Instead, Gaye recorded a song, “What’s Going On.” Motown was sure it would flop. “What’s Going On” broke out of the soul charts and hit #2 on the main Billboard chart. “What’s Going On” consistently ranks fourth on Rolling Stone’s list of the 500 Greatest Songs of All Time.

Here’s the top five from the 2011 Rolling Stone list:

1 Bob Dylan, “Like a Rolling Stone”
2 The Rolling Stones, “(I Can’t Get No) Satisfaction”
3 John Lennon, “Imagine”
4 Marvin Gaye, “What’s Going On”
5 Arthea Franklin, “Respect”

Gaye used “What’s Going On” as a lever to pry complete creative control out of Motown. Then he went into the studio and in 10 days recorded this album. He had to fight the label to get them to release it. He had to fight them to keep the ? out of the title. But the result was a milestone of 20th-century popular music (Rolling Stone ranks it sixth on their list of the 500 Greatest Albums) and the first Motown album that wasn’t made up of a couple of hits and a stack of unrelated filler.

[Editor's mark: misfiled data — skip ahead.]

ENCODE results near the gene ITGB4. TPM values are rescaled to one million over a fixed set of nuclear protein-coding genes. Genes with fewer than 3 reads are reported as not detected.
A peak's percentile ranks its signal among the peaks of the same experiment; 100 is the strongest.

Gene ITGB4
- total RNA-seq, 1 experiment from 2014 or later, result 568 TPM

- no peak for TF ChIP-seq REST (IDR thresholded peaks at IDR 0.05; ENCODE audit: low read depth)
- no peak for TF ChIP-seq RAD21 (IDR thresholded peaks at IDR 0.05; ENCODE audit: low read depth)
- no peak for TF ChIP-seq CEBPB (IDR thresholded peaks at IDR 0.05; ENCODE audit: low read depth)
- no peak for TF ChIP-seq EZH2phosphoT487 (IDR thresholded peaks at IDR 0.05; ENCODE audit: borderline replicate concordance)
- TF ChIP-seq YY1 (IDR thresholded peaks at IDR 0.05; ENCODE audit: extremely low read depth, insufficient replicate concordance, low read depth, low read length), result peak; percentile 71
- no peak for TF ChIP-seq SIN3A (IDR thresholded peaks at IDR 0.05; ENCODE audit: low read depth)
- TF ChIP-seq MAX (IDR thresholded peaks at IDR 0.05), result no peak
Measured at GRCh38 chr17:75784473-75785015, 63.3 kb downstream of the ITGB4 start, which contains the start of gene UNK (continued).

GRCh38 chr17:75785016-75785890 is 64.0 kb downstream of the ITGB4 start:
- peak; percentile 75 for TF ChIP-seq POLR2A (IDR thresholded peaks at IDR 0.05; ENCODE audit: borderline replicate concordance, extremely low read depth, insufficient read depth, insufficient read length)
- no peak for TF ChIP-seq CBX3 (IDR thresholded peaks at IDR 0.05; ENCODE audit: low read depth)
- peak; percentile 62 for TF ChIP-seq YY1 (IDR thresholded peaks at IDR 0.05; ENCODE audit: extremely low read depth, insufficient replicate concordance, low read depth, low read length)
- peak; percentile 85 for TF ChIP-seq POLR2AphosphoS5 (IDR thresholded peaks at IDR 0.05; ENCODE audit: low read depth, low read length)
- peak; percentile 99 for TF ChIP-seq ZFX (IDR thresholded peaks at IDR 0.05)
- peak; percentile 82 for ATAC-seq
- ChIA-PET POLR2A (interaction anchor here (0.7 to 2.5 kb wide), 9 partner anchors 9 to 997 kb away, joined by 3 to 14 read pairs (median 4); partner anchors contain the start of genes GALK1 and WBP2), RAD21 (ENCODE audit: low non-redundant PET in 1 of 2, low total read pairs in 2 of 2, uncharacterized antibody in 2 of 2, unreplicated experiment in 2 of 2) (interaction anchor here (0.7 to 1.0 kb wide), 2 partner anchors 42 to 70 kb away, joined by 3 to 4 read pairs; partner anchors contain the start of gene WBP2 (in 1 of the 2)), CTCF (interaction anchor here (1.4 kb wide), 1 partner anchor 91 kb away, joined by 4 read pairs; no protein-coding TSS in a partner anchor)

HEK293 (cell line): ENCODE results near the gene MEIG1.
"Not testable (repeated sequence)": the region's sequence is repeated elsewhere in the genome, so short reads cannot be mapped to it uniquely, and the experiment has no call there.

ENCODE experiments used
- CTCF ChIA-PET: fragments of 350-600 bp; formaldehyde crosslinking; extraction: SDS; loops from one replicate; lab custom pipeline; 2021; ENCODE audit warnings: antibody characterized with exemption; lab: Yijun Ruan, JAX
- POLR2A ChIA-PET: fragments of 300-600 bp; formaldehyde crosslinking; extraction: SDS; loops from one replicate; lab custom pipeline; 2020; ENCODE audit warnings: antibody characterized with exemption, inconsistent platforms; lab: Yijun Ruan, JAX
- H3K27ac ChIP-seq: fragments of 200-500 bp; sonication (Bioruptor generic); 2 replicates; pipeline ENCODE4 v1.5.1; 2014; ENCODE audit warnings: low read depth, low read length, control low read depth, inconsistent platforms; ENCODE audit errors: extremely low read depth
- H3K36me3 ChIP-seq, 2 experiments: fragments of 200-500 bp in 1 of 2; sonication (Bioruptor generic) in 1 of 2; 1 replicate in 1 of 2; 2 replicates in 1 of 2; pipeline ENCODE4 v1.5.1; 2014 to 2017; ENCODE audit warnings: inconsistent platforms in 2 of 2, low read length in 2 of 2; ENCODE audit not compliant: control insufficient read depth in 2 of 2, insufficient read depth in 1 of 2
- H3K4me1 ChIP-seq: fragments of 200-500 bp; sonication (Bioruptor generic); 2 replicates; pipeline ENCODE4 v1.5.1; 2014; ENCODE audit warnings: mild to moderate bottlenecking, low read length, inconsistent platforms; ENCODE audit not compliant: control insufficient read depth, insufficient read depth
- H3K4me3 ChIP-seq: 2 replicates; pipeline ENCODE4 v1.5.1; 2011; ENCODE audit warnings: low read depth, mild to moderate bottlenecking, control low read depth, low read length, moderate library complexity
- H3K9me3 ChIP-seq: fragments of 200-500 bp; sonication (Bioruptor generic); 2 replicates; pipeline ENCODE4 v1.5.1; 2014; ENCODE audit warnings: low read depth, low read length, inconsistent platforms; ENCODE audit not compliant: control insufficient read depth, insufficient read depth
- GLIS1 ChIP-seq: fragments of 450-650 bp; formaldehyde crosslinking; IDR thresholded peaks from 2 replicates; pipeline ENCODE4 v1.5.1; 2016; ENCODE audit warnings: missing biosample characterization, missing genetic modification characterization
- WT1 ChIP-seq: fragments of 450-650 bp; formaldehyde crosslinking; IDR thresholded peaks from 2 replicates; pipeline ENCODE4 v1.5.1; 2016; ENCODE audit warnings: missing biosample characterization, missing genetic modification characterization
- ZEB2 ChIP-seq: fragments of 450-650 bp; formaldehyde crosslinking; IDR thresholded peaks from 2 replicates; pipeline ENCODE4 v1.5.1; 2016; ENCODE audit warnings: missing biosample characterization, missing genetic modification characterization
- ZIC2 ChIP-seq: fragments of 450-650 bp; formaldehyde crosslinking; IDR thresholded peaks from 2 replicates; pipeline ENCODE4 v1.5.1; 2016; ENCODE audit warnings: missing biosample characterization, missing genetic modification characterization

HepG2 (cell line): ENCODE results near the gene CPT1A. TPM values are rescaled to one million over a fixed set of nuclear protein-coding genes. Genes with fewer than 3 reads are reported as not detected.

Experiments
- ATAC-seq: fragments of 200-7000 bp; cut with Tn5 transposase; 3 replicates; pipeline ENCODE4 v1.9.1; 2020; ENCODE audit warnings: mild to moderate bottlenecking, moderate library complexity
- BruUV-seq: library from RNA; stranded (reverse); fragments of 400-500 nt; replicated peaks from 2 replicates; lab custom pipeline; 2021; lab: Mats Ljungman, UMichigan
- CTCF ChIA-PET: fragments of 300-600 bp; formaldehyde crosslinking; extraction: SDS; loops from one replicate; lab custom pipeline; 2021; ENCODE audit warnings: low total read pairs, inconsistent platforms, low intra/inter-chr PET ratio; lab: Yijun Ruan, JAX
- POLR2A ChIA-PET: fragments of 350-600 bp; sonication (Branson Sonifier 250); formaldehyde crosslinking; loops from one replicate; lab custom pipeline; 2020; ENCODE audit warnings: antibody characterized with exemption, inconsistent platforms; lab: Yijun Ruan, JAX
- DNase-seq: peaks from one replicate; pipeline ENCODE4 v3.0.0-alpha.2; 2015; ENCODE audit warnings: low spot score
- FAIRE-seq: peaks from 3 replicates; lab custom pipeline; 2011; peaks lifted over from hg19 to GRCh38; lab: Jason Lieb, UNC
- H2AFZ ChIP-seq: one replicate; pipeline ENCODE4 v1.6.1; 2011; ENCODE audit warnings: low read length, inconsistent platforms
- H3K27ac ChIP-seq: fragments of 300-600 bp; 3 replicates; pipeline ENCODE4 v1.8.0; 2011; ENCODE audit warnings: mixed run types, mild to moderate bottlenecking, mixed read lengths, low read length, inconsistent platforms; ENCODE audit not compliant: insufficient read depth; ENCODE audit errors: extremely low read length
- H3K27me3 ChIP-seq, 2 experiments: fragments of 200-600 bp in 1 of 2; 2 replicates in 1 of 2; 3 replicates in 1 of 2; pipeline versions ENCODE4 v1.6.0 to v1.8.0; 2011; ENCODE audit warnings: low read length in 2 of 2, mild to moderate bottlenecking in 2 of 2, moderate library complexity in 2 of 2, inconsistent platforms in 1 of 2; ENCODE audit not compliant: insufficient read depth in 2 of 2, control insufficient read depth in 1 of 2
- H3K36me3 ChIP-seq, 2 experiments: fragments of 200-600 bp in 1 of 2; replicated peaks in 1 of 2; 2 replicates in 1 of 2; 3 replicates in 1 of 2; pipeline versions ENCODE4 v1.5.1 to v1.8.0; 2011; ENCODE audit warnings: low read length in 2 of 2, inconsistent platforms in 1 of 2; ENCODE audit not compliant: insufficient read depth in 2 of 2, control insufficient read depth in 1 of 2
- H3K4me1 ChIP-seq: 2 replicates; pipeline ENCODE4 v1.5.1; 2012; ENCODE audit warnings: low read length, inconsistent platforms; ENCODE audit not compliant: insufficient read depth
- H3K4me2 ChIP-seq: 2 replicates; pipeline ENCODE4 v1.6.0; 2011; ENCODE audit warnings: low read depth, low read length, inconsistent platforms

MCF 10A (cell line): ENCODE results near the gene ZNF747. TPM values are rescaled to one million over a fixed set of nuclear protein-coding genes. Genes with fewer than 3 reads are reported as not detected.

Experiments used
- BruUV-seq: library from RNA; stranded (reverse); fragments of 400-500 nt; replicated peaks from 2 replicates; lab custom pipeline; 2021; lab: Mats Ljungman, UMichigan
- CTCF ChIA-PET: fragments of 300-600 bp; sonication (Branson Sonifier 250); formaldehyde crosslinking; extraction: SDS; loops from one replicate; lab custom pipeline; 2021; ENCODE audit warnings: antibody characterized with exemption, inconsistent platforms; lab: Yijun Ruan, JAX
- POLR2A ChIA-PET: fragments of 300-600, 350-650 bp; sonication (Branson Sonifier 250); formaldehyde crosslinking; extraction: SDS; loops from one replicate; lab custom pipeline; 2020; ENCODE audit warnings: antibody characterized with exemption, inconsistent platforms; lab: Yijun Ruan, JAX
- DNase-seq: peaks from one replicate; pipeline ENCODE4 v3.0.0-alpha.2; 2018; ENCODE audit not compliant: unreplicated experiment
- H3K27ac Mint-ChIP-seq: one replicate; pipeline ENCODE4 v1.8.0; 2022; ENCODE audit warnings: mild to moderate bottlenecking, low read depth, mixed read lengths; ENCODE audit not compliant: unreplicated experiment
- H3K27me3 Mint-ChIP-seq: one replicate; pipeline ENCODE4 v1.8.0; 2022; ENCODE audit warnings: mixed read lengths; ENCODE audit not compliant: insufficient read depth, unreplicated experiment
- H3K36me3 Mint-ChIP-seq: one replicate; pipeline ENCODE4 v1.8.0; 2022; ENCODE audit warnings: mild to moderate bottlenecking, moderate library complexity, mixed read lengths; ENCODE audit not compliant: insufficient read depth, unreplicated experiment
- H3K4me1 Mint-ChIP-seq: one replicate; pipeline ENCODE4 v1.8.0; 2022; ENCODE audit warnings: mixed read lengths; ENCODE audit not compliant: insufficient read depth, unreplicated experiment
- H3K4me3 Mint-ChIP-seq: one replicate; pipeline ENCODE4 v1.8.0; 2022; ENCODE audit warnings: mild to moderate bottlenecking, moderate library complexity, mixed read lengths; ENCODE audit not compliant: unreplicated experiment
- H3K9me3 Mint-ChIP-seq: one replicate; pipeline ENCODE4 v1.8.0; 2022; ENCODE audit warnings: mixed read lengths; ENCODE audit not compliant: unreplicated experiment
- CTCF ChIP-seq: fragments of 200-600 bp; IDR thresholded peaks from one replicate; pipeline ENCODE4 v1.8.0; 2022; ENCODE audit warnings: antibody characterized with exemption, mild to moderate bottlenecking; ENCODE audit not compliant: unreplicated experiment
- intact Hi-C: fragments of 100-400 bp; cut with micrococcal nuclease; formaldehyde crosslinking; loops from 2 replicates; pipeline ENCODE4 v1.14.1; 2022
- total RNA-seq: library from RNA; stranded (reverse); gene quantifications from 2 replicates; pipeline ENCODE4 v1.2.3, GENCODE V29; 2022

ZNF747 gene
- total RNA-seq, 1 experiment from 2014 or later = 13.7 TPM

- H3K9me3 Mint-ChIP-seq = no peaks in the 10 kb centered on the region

The Rolling Stone top six, as of 2012:

1 The Beatles, Sgt. Pepper’s Lonely Hearts Club Band
2 The Beach Boys, Pet Sounds
3 The Beatles, Revolver
4 Bob Dylan, Highway 61 Revisited
5 The Beatles, Rubber Soul
6 Marvin Gaye, What’s Going On

What astonishes me about this disc is that there are only three songs of the nine that reward repeated plays: the title, “Mercy Mercy Me (the Ecology),” and “Inner City Blues (Make Me Wanna Holler).” The other six are too earnest, or too religious, or too earnest and religious, or too experimental – jazz meets folk meets Sunday-morning hyms.

These six songs follow the general theme of social commentary. They’re played and sung with enormous feeling and talent. But as you might expect from something recorded this quickly, they’re all over the map. A couple of tracks seem like Gaye making notes to himself.